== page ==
strength through forming a coalition among allied interests, and
sacrificing moral high ground by concealing values and objectives.
(Get details about NIAA at <email@example.com>.) This lesson needs to
be learned, and soon, as also exemplified by the fate of a bill to
extend state agricultural inspection to egg farms, advanced to a
hearing before the Washington house rules committee by the Pasado’s
Save Haven sanctuary.
The bill was endorsed by food safety advocates as well as
animal defenders. It would have protected Washington egg farmers
against the risk that a filthy and neglected facility like the now
defunct Amberson’s Egg Ranch, which was near Pasado’s, might allow
an outbreak of any highly contagious avian disease to become an
epidemic afflicting either hens or people. USDA Animal and Plant
Health Inspection Service emergency management specialist Thomas E.
Walton warned more than 20,000 public health veterinarians, just
hours before the egg farm inspection bill was defeated, that an
outbreak of avian influenza causing Hong Kong officials to cull
almost a million chickens could spread to the U.S., and was of the
same strain as the 1997 flu which made an apparently unprecedented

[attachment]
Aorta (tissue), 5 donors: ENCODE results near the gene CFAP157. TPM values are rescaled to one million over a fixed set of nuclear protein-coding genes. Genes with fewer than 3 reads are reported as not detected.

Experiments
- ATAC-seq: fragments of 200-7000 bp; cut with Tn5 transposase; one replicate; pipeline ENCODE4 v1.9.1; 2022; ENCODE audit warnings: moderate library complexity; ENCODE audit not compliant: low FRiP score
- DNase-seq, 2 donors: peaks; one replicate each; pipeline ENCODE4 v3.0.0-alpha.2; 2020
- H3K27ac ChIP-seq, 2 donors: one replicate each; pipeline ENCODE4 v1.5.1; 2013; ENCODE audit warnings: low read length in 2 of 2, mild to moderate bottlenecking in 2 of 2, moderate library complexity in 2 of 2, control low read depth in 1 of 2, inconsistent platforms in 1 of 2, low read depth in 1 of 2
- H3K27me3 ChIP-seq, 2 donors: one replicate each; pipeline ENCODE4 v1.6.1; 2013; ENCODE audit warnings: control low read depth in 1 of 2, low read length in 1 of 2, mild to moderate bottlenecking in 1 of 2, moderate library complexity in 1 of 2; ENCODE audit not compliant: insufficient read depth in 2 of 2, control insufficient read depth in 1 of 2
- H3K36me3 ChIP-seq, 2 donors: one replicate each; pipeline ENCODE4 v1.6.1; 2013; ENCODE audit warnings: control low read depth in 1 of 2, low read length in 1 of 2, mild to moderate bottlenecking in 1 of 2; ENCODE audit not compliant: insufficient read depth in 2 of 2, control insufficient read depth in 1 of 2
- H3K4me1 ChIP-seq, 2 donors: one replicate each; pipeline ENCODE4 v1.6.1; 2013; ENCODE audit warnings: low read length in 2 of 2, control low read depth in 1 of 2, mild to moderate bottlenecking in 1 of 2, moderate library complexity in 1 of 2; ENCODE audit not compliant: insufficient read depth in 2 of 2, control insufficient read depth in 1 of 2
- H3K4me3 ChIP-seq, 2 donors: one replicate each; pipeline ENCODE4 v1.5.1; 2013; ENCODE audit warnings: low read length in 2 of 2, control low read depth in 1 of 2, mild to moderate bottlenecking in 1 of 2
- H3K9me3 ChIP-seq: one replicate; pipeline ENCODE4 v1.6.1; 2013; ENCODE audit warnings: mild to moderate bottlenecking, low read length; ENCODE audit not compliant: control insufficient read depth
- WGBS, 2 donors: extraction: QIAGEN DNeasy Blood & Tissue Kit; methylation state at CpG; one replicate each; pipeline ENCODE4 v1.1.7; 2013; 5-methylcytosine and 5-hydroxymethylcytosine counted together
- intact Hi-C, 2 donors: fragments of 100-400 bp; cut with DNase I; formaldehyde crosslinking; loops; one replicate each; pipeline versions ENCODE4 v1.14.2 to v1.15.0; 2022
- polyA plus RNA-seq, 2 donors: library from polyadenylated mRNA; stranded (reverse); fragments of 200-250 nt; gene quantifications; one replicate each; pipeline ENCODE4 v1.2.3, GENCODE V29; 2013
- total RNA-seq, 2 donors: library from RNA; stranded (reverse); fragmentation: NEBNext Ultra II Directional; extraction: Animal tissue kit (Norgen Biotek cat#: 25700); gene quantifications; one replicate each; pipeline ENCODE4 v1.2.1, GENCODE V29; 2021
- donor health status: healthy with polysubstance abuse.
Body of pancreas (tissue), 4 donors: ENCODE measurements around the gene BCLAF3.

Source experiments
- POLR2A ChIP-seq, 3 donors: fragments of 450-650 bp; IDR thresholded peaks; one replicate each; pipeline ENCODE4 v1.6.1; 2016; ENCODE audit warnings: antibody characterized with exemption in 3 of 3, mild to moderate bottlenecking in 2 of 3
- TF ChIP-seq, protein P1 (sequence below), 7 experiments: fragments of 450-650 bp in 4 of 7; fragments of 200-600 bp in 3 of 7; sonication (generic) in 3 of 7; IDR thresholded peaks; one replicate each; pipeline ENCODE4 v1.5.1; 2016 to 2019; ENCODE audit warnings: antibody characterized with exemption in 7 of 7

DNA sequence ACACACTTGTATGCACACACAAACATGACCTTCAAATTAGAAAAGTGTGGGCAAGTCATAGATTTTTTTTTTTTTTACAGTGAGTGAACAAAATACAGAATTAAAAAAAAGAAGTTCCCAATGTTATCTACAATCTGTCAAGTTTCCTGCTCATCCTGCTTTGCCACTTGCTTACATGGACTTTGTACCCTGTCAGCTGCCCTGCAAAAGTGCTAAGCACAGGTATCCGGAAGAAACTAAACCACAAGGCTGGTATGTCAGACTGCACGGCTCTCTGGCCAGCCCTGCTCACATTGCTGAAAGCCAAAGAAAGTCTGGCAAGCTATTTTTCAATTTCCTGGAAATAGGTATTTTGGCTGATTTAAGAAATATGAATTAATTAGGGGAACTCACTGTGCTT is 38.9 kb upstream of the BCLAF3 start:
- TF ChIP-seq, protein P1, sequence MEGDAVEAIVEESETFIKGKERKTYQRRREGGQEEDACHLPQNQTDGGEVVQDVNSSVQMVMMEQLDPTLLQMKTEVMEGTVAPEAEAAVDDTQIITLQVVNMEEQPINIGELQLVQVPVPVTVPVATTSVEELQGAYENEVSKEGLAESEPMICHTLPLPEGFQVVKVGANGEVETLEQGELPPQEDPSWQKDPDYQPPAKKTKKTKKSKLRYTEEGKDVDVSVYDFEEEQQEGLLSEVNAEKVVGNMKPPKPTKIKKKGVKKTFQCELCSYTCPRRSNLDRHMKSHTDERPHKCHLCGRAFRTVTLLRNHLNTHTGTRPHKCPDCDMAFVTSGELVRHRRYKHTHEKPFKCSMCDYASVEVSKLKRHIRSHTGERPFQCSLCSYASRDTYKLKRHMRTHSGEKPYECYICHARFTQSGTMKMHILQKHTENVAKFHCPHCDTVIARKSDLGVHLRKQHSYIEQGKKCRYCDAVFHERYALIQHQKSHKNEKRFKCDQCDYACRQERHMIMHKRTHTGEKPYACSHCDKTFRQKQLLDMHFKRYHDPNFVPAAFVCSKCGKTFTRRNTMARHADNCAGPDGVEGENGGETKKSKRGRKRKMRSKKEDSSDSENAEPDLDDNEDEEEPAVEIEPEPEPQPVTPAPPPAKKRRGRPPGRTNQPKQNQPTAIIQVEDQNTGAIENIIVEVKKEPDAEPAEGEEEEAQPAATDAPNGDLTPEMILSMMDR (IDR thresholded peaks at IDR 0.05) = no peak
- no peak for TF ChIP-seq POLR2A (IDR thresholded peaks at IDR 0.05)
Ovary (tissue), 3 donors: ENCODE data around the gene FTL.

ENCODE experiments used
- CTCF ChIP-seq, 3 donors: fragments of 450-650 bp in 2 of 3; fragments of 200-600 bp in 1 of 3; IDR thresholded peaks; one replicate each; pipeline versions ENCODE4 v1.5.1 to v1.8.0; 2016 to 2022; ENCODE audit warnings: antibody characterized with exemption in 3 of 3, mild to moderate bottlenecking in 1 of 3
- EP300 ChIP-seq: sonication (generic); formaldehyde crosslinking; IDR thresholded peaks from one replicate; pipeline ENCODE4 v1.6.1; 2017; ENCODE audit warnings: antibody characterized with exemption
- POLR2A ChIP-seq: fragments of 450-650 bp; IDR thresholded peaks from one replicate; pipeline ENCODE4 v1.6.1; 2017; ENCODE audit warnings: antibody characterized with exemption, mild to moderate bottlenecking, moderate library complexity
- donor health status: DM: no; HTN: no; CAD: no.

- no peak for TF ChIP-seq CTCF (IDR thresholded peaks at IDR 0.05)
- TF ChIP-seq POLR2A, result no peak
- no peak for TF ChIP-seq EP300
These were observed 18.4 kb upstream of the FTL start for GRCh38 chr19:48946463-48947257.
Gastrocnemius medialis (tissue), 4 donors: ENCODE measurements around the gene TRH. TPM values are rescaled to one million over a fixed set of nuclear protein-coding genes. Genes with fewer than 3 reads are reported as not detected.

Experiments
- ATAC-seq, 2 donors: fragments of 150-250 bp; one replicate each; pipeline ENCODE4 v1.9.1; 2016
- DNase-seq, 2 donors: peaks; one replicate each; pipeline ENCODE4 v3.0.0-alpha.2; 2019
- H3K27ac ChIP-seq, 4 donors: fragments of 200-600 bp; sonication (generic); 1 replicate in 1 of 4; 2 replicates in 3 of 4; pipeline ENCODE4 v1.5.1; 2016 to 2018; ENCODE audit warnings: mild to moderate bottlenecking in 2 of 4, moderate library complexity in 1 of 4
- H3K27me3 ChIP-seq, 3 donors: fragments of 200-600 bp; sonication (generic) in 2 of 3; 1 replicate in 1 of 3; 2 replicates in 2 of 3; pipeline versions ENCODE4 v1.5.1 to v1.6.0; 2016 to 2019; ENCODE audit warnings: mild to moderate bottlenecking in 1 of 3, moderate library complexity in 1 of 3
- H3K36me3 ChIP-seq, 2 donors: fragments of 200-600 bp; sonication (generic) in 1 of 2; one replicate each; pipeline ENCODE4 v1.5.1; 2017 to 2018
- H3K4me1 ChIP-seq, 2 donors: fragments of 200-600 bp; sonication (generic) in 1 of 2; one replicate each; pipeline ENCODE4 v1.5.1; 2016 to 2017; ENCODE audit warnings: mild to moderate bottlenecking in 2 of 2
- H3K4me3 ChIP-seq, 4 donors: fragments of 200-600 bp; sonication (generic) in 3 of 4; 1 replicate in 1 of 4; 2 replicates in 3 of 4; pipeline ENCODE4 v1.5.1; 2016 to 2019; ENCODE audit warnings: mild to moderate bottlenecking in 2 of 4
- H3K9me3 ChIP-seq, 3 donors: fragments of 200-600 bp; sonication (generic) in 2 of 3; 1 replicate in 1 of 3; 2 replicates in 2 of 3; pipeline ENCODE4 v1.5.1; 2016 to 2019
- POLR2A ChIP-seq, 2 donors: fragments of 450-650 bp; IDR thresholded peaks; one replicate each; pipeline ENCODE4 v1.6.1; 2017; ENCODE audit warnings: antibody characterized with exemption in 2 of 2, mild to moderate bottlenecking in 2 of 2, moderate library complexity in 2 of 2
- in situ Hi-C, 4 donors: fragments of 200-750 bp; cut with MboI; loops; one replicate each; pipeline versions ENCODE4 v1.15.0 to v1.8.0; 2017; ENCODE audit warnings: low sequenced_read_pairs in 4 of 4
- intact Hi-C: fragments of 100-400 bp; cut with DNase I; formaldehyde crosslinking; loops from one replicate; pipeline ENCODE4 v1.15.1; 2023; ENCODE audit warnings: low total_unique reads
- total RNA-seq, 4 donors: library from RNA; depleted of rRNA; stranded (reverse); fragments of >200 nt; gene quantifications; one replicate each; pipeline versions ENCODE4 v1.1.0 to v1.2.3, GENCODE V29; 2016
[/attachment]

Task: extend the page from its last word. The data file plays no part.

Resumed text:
jump directly from birds into people, killing six of the 28 known
human victims. An even more serious threat comes from
antibiotic-resistant salmonella, mostly carried by poultry products.
Unknown just a few years ago, antibiotic-resistant salmonella now
kills more than 550 Americans per year.
“Don’t push the ‘animal rights’ angle. Do mention [that] the
health of the hens affects the health of the eggs we eat,” Wathne
advised animal advocates who hoped to testify.
ANIMAL PEOPLE publisher Kim Bartlett warned that this would backfire.
“If you want to make this bill a food safety issue,”
Bartlett responded, “you should find people who are really
interested in that topic, and not try to get people who don’t eat
eggs to pretend they are concerned about the health risks. I care
deeply for the egg-laying chickens. I believe they are treated worse